The question hung in the air. No one could ever remember such silence in Central Command. Rogers starred straight ahead. Empty monitors mocking his competence. “So this is it,” he mused. Thoughts of notifying Ji, thoughts of history lessons on what not to do next to his name, thoughts of court martial, thoughts of a career in ruins, thoughts of returning home in disgrace, the sight of his wife and children and not being able to look them in the eye. Rogers was full of thoughts, lost in thoughts, consumed by thoughts.

Zeke, likewise had been in his own world. If not for the blinding flash and electrical shock that stung him like a giant willow wasp, he would have still been in that self-absorbed world. Wringing the sting from his fingers and rubbing the blindness from his eyes, he couldn’t believe what he was seeing.

Zeke had studied all the scientific logs transmitted by Outpost 643. Their mission was to study the duality of Zaels, yet, as scientists are wont to be, they tended to study anything that struck their fancy. The Zael system was unique for more than just its magnificent creatures. Electro-magnetic solar storms occasioned the confines of Zael space in ways the Hynerians had never seen.

These storms had been studied during “down-time” and very little was known or at least very little data transmitted. Zeke guessed no one wanted to document time spend on a subject not commissioned. This much was known. The storms were massive. They were spontaneous and apparently unpredictable. Charged with electrical power, any and all communication became impossible for the duration. The few storms documented had lasted from one to five minutes and then they were gone as quickly as they had materialized.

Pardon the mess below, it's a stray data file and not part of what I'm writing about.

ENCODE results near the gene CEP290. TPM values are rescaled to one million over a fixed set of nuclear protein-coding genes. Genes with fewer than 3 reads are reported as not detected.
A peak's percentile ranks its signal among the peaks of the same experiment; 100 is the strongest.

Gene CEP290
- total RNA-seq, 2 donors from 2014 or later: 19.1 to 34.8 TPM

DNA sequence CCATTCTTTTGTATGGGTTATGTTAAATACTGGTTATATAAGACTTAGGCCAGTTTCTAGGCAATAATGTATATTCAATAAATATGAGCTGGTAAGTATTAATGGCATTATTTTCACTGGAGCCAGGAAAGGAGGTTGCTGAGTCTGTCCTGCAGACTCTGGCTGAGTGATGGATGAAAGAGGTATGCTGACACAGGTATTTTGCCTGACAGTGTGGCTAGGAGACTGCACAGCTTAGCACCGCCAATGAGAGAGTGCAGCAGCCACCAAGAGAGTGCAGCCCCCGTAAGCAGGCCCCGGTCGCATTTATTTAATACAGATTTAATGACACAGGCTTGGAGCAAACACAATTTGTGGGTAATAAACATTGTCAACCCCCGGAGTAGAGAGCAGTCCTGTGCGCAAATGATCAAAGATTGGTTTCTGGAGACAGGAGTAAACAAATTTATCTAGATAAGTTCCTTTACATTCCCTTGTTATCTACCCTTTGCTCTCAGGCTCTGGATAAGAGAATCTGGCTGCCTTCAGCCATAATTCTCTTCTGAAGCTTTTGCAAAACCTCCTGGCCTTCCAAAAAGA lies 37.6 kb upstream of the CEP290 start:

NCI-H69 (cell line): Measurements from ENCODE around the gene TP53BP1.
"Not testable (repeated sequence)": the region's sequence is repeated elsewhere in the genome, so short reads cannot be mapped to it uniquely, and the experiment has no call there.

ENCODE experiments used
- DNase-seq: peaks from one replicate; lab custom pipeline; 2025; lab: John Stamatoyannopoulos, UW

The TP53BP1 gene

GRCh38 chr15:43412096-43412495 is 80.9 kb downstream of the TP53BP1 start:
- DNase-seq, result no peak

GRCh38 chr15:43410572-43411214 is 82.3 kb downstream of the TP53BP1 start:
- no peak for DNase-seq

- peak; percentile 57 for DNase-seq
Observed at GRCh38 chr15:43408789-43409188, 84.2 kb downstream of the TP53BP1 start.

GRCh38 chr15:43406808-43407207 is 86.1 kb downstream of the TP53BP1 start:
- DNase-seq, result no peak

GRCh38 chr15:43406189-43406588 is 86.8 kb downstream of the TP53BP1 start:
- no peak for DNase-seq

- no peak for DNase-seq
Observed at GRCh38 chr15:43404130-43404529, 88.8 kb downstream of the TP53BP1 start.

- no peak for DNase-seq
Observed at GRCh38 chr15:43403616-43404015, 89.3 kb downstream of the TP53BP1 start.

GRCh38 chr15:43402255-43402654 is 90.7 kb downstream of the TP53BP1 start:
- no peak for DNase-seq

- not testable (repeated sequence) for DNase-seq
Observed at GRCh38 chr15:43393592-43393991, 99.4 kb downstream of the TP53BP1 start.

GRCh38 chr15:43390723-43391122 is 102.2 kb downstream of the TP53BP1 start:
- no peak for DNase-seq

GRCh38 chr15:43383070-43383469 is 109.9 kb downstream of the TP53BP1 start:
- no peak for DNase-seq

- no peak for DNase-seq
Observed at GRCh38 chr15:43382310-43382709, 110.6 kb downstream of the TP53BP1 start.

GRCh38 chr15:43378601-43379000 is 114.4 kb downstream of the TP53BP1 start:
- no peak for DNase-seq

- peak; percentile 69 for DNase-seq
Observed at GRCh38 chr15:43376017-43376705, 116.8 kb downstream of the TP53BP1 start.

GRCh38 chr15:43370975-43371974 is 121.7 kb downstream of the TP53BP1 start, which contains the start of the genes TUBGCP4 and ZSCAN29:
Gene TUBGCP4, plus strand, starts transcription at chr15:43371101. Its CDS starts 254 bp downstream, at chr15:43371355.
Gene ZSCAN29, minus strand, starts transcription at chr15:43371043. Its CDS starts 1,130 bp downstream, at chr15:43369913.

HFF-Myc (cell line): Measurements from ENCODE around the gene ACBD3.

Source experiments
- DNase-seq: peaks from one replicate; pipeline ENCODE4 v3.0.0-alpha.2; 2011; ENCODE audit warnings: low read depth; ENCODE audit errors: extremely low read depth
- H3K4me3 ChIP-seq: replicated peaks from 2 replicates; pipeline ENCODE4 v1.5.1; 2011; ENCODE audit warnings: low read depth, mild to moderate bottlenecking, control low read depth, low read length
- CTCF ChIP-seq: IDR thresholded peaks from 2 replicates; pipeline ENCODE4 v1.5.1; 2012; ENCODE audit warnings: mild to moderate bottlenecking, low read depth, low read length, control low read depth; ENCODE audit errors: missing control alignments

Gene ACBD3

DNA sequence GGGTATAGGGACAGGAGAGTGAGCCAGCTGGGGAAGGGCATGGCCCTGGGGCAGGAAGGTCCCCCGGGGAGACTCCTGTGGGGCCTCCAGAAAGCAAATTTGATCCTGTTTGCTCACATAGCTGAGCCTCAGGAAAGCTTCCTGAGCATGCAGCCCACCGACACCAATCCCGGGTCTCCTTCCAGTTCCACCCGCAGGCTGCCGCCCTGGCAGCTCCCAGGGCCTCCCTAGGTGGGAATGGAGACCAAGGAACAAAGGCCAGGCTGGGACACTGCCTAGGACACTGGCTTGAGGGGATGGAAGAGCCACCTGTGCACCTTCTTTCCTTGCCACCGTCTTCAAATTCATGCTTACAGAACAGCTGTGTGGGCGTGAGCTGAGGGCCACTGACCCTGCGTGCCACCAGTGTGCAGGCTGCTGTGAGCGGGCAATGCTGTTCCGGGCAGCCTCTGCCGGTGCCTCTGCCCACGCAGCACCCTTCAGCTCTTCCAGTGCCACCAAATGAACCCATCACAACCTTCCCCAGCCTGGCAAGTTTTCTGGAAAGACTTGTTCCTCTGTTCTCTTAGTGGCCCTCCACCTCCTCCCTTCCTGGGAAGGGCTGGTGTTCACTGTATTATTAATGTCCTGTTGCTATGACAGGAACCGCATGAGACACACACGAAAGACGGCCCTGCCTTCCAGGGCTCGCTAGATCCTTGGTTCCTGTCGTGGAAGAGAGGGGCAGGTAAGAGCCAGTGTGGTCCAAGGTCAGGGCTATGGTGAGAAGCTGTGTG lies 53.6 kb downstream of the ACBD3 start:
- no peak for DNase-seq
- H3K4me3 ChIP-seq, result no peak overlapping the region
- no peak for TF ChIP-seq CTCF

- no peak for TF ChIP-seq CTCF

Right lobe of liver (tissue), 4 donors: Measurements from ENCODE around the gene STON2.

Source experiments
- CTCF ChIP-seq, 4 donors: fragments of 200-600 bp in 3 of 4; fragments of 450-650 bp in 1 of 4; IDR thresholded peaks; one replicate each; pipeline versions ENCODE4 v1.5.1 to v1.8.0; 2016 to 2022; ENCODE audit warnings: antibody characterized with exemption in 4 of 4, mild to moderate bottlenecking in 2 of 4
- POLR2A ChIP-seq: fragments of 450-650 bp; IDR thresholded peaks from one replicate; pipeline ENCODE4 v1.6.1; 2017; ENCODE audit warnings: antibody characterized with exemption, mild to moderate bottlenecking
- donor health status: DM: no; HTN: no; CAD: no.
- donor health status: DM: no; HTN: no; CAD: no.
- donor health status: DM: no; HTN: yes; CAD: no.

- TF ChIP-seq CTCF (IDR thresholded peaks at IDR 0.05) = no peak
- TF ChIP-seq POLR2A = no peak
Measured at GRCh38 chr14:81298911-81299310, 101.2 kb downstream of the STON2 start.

Command had not miscalculated the vector. The blinding flash Zeke had seen was the three Raptors exploding as they sailed straight into the solar maelstrom. Zeke would live another day and Commander Rogers would not have to make that long solitary walk down to Ji’s chambers. Sometimes it was better to be lucky than good. And today, they were all lucky Hynerians.

“Sir, exclaimed John. We’ve got data on the Vanguard. Zeke is alive. Lieutenant Zeke, this is Central Command, can you hear me?”